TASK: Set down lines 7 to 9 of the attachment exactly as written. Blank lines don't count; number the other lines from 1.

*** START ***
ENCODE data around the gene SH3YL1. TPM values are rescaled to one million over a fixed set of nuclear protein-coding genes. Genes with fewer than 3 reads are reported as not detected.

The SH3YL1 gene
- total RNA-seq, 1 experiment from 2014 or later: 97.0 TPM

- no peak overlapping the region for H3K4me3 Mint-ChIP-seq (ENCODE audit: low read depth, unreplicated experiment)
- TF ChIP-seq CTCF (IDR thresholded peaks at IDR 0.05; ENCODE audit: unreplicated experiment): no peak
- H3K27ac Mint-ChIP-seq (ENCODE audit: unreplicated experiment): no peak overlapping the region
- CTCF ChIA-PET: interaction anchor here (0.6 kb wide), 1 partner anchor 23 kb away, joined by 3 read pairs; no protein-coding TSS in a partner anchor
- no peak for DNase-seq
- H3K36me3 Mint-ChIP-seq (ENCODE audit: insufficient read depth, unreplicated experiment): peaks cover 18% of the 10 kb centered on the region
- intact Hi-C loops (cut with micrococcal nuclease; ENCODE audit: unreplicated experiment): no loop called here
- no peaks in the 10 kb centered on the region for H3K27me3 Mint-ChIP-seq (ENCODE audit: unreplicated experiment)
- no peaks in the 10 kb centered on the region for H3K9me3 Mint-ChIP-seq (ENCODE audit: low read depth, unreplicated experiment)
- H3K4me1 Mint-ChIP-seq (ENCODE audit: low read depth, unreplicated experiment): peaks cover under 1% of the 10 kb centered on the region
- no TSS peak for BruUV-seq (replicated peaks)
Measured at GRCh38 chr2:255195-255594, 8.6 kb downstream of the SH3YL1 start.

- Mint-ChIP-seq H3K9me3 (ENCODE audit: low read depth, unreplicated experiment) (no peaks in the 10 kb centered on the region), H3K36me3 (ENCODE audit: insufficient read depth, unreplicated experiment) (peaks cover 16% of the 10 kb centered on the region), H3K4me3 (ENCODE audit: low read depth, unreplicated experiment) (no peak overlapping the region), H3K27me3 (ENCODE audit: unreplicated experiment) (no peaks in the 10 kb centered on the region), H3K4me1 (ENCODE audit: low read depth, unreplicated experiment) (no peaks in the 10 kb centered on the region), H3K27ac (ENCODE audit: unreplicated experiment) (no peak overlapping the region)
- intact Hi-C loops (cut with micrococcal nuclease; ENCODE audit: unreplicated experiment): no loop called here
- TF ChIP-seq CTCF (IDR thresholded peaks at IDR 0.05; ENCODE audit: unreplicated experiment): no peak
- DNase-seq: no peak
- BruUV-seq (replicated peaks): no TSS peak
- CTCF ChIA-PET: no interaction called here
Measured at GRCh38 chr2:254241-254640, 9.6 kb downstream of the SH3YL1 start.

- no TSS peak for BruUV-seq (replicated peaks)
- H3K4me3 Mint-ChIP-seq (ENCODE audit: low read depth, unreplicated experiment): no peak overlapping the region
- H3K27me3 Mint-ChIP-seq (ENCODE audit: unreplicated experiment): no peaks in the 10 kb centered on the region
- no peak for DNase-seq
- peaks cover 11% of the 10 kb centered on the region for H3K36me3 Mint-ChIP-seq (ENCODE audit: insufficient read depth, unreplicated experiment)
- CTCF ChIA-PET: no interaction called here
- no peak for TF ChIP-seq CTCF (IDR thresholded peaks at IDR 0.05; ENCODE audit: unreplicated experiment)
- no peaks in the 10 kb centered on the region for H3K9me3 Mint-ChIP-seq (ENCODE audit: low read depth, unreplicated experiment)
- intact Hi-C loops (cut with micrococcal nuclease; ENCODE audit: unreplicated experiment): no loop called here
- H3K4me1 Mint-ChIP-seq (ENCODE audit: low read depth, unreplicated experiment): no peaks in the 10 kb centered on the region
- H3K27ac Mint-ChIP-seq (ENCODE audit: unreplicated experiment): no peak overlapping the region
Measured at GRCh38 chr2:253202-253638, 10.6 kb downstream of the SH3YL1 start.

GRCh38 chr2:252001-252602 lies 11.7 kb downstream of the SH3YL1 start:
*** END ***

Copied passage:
- CTCF ChIA-PET: interaction anchor here (0.6 kb wide), 1 partner anchor 23 kb away, joined by 3 read pairs; no protein-coding TSS in a partner anchor
- no peak for DNase-seq
- H3K36me3 Mint-ChIP-seq (ENCODE audit: insufficient read depth, unreplicated experiment): peaks cover 18% of the 10 kb centered on the region